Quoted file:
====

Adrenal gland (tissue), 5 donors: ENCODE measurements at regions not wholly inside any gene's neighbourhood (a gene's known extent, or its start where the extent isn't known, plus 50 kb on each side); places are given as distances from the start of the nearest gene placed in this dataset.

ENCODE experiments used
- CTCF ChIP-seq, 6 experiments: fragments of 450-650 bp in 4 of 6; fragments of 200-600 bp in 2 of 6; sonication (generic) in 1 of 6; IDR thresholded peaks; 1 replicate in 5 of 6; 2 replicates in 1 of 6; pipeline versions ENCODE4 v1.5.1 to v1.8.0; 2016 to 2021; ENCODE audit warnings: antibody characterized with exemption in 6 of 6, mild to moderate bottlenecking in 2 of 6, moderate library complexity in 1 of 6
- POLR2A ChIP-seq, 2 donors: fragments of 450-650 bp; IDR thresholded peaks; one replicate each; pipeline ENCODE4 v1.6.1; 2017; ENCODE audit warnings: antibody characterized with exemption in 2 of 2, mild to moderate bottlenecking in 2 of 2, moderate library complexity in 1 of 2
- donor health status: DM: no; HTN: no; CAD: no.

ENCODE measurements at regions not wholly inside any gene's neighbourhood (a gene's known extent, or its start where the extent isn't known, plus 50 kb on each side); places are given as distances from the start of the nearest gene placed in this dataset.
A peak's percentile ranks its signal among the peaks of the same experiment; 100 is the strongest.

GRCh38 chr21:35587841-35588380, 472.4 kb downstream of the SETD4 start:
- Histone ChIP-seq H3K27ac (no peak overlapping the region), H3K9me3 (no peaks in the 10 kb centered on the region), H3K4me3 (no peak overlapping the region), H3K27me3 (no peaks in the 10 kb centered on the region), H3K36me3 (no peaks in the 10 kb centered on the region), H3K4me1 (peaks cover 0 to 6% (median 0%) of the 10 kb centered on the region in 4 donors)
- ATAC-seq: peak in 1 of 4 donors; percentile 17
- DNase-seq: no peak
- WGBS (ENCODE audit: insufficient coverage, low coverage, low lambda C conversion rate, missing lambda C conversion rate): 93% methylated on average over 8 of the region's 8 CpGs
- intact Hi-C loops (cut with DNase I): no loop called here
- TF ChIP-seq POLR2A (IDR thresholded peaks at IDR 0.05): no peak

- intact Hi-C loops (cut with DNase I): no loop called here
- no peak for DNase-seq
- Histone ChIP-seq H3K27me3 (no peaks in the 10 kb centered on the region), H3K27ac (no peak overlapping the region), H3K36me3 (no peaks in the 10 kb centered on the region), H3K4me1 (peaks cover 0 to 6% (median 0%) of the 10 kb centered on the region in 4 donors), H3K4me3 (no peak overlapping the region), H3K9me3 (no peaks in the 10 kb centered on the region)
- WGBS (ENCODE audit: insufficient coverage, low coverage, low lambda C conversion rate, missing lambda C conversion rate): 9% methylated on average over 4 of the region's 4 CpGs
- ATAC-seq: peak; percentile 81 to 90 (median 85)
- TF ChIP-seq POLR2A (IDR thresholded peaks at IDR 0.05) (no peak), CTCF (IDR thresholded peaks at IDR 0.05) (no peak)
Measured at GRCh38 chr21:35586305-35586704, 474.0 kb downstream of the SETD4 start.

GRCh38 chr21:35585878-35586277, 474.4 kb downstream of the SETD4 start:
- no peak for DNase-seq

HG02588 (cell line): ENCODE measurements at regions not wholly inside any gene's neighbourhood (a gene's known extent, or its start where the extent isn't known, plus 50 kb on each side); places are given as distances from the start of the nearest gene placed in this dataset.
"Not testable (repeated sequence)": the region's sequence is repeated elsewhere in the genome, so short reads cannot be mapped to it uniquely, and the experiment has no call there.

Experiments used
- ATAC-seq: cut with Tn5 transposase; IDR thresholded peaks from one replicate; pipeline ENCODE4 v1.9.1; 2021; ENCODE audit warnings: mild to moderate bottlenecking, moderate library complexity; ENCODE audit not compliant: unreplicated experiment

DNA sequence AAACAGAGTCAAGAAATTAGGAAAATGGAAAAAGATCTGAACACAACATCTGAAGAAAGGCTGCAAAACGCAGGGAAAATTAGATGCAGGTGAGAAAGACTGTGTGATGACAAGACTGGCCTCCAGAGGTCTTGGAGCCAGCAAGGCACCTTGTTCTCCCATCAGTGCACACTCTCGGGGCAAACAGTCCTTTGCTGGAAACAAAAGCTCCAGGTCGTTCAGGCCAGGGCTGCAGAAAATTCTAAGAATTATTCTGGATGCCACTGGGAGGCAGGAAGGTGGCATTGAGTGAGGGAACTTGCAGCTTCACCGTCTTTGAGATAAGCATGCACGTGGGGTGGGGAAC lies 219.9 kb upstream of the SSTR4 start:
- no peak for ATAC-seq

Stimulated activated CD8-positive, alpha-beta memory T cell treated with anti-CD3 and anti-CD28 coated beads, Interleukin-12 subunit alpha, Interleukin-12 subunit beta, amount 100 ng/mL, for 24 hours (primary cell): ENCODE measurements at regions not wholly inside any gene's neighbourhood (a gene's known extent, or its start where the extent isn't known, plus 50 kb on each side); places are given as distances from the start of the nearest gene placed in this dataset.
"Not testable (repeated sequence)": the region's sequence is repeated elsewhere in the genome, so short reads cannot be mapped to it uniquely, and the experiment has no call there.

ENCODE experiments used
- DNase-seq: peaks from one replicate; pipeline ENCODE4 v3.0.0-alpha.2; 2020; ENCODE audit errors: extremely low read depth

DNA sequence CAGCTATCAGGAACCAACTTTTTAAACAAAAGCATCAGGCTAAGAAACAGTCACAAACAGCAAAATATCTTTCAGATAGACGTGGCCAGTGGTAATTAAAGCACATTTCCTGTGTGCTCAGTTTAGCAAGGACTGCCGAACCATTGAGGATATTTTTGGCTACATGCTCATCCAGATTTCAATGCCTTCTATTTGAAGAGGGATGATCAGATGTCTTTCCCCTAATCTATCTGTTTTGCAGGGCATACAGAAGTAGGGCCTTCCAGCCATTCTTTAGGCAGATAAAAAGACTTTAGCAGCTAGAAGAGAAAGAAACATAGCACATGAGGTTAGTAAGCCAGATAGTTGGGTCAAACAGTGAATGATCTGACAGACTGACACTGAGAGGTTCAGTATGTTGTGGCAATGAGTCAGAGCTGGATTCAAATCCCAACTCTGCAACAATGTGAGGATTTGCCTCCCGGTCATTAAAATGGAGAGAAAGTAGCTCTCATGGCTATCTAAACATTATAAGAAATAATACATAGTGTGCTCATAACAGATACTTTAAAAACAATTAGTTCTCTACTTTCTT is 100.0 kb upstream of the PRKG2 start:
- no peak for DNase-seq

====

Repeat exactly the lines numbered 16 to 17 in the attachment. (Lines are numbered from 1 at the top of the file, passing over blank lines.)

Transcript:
- no peak for DNase-seq
- Histone ChIP-seq H3K27me3 (no peaks in the 10 kb centered on the region), H3K27ac (no peak overlapping the region), H3K36me3 (no peaks in the 10 kb centered on the region), H3K4me1 (peaks cover 0 to 6% (median 0%) of the 10 kb centered on the region in 4 donors), H3K4me3 (no peak overlapping the region), H3K9me3 (no peaks in the 10 kb centered on the region)